During the Clinton administration, the U.S. tended to favor Pakistan and until 1998–1999 had no clear policy toward Afghanistan. In 1997, for example, the U.S. State Department's Robin Raphel told Massoud to surrender to the Taliban. Massoud responded that, as long as he controlled an area the size of his hat, he would continue to defend it from the Taliban.[87] Around the same time, top foreign policy officials in the Clinton administration flew to northern Afghanistan to try to persuade the United Front not to take advantage of a chance to make crucial gains against the Taliban. They insisted it was the time for a cease-fire and an arms embargo. At the time, Pakistan began a "Berlin-like airlift to resupply and re-equip the Taliban", financed with Saudi money.[111]

U.S. policy toward Afghanistan changed after the 1998 U.S. embassy bombings. Subsequently, Osama bin Laden was indicted for his involvement in the embassy bombings. In 1999 both the U.S. and the United Nations enacted sanctions against the Taliban via United Nations Security Council Resolution 1267, which demanded the Taliban surrender Osama bin Laden for trial in the U.S. and close all terrorist bases in Afghanistan.[112] The only collaboration between Massoud and the U.S. at the time was an effort with the CIA to trace bin Laden following the 1998 bombings.[113] The U.S. and the European Union provided no support to Massoud for the fight against the Taliban.

By 2001 the change of policy sought by CIA officers who knew Massoud was underway.[114] CIA lawyers, working with officers in the Near East Division and Counter-terrorist Center, began to draft a formal finding for President George W. Bush's signature, authorizing a covert action program in Afghanistan. It would be the first in a decade to seek to influence the course of the Afghan war in favor of Massoud.[92] Richard A. Clarke, chair of the Counter-Terrorism Security Group under the Clinton administration, and later an official in the Bush administration, allegedly presented a plan to incoming Bush National Security Adviser Condoleezza Rice in January 2001.

A change in U.S. policy was effected in August 2001.[92] The Bush administration agreed on a plan to start supporting Massoud. A meeting of top national security officials agreed that the Taliban would be presented with an ultimatum to hand over bin Laden and other al-Qaeda operatives. If the Taliban refused, the U.S. would provide covert military aid to anti-Taliban groups. If both those options failed, "the deputies agreed that the United States would seek to overthrow the Taliban regime through more direct action."[115]

Northern Alliance on the eve of 9/11

Ahmad Shah Massoud was the only leader of the United Front in Afghanistan. In the areas under his control, Massoud set up democratic institutions and signed the Women's Rights Declaration.[116] As a consequence, many civilians had fled to areas under his control.[117][118] In total, estimates range up to one million people fleeing the Taliban.[119]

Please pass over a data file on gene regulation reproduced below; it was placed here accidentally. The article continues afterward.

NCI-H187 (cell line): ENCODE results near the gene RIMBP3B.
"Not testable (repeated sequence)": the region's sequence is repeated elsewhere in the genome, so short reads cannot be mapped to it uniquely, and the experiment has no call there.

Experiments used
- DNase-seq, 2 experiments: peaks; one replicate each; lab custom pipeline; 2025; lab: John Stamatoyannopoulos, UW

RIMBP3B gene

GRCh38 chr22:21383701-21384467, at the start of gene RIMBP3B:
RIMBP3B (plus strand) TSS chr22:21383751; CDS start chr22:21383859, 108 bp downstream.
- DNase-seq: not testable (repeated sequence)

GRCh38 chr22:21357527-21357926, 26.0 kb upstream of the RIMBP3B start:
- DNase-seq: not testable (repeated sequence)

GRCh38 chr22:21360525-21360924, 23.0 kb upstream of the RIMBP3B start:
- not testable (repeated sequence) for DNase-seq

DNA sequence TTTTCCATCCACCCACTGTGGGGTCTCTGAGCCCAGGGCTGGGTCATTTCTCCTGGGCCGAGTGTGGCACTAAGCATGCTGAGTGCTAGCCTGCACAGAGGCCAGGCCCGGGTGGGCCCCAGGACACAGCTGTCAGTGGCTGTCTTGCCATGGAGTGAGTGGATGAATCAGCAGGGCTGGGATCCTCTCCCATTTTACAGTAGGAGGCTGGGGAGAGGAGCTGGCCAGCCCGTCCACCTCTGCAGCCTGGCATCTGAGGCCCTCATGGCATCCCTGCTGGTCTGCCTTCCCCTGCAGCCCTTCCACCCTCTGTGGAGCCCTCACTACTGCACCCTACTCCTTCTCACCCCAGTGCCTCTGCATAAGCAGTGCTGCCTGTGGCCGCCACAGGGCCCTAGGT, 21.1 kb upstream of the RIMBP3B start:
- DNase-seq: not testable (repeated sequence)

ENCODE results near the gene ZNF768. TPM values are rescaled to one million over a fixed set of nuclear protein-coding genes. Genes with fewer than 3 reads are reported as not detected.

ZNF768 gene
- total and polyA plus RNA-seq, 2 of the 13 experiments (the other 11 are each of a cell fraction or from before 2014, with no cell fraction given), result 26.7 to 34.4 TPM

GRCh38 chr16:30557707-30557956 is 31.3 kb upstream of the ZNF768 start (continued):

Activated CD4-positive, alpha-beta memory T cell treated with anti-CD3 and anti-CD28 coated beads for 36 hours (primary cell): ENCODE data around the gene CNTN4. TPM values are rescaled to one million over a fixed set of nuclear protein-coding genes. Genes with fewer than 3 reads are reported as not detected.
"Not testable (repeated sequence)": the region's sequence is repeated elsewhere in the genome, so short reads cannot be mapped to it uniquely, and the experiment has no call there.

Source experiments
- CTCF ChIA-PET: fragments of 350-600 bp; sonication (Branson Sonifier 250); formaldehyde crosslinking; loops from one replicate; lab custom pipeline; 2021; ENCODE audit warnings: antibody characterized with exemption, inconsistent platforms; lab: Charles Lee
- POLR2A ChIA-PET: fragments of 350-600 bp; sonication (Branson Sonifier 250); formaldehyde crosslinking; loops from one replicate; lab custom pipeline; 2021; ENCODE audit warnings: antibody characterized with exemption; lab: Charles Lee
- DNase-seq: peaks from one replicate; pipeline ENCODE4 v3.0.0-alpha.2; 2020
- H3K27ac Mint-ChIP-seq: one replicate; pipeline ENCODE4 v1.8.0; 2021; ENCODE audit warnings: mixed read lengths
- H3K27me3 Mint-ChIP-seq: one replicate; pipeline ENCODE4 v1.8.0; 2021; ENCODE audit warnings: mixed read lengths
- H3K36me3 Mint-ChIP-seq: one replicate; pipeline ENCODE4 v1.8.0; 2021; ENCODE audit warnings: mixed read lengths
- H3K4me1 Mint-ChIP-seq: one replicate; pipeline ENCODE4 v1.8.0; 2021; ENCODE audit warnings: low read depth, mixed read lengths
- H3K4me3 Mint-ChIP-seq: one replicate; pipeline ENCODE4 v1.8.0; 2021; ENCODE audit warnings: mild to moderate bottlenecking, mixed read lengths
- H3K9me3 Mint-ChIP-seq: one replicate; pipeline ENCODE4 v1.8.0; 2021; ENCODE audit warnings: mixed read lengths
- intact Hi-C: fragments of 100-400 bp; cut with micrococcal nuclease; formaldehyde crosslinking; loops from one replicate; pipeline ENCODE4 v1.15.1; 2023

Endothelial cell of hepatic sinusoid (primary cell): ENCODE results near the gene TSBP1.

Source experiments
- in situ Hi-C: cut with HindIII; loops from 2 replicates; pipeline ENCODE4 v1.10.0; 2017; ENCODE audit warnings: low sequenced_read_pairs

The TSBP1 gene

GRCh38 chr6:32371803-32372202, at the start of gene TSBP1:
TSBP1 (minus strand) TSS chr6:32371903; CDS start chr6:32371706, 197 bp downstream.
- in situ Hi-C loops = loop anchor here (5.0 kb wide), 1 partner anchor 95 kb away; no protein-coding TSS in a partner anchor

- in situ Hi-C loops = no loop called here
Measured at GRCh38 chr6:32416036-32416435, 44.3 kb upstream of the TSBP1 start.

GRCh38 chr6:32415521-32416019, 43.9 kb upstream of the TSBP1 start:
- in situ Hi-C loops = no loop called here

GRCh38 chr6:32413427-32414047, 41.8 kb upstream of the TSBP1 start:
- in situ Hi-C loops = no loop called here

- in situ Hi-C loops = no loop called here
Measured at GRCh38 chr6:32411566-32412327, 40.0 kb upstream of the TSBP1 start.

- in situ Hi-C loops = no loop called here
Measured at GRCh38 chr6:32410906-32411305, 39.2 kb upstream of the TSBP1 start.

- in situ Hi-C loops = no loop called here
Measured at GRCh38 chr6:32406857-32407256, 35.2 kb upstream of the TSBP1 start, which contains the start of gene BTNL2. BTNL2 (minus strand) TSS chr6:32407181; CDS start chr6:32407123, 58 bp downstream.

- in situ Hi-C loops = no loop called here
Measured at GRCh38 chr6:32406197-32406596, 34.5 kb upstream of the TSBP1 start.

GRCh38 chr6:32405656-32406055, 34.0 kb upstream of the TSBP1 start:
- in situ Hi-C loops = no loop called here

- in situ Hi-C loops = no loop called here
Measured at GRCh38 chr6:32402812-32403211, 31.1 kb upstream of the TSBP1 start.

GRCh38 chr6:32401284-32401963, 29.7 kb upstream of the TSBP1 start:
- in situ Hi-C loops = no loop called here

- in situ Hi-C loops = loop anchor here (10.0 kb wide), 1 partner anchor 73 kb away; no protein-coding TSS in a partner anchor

In late 2000, Ahmad Shah Massoud, a Tajik nationalist and leader of the Northern Alliance, invited several other prominent Afghan tribal leaders to a jirga in northern Afghanistan "to settle political turmoil in Afghanistan".[120] Among those in attendance were Pashtun nationalists, Abdul Haq and Hamid Karzai.[121][122]

In early 2001, Massoud and several other Afghan leaders addressed the European Parliament in Brussels, asking the international community to provide humanitarian help. The Afghan envoy asserted that the Taliban and al-Qaeda had introduced "a very wrong perception of Islam" and that without the support of Pakistan and Osama bin Laden, the Taliban would not be able to sustain their military campaign for another year. Massoud warned that his intelligence had gathered information about an imminent, large-scale attack on U.S. soil.[123]

On 9 September 2001, two French-speaking Algerians posing as journalists killed Massoud in a suicide attack in Takhar Province of Afghanistan. The two perpetrators were later alleged to be members of al-Qaeda. They were interviewing Massoud before detonating a bomb hidden in their video camera.[124][125] Both of the alleged al-Qaeda men were subsequently killed by Massoud's guards.

11 September attacks

Ground Zero in New York following the attacks of 11 September 2001

On the morning of 11 September 2001, a total of 19 Arab men carried out four coordinated attacks in the United States. Four commercial passenger jet airliners were hijacked.[126][127] The hijackers – members of al-Qaeda's Hamburg cell[128] – intentionally crashed two of the airliners into the Twin Towers of the World Trade Center in New York City, killing everyone on board and more than 2,000 people in the buildings. Both buildings collapsed within two hours from damage related to the crashes, destroying nearby buildings and damaging others. The hijackers crashed a third airliner into the Pentagon in Arlington, Virginia, just outside Washington, D.C. The fourth plane crashed into a field near Shanksville, in rural Pennsylvania, after some of its passengers and flight crew attempted to retake control of the plane, which the hijackers had redirected toward Washington, D.C., to target the White House, or the U.S. Capitol. No one aboard the flights survived. According to the New York State Health Department, the death toll among responders including firefighters and police was 836 as of June 2009.[129] Total deaths were 2,996, including the 19 hijackers.[129]

Other Languages
srpskohrvatski / српскохрватски: Rat u Afganistanu (2001–2014)